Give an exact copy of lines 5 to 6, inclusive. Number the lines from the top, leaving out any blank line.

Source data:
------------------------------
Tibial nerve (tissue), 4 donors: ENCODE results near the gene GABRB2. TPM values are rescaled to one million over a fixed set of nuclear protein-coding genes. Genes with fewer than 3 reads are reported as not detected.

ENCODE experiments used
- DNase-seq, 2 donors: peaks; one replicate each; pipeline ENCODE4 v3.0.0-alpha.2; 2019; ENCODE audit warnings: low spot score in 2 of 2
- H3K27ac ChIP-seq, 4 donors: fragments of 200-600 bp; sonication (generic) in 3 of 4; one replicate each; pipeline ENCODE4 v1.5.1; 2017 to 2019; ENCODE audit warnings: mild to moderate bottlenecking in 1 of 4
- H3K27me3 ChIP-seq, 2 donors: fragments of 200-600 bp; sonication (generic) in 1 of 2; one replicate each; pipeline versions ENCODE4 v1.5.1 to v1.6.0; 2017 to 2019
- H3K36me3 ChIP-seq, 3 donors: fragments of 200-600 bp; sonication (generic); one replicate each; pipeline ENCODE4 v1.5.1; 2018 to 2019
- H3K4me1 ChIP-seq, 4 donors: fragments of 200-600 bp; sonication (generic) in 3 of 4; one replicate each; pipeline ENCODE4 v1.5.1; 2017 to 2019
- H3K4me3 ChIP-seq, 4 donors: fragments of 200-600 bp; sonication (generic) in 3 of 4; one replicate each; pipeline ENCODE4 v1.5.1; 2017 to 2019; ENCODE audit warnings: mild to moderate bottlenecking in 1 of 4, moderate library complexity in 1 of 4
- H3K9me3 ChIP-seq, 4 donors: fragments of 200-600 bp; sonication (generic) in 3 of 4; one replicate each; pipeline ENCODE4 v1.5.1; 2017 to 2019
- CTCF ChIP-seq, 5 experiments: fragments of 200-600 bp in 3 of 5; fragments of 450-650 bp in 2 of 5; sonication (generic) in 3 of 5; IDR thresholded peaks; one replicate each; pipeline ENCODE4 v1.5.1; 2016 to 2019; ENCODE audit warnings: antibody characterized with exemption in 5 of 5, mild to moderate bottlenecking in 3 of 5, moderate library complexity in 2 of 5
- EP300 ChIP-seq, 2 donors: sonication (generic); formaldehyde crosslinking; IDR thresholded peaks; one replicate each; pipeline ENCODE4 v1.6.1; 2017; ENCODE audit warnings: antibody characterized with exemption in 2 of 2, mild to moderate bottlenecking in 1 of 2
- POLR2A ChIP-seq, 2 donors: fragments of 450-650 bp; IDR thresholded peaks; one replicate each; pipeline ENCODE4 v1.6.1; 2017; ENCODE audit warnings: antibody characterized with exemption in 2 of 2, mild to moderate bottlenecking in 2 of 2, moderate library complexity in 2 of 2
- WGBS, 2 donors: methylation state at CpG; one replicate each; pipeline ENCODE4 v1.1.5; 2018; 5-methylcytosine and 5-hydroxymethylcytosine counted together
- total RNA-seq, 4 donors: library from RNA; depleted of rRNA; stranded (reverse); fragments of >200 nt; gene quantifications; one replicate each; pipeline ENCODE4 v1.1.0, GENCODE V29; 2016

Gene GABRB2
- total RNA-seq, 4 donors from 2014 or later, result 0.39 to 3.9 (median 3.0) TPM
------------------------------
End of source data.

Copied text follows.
- H3K27me3 ChIP-seq, 2 donors: fragments of 200-600 bp; sonication (generic) in 1 of 2; one replicate each; pipeline versions ENCODE4 v1.5.1 to v1.6.0; 2017 to 2019
- H3K36me3 ChIP-seq, 3 donors: fragments of 200-600 bp; sonication (generic); one replicate each; pipeline ENCODE4 v1.5.1; 2018 to 2019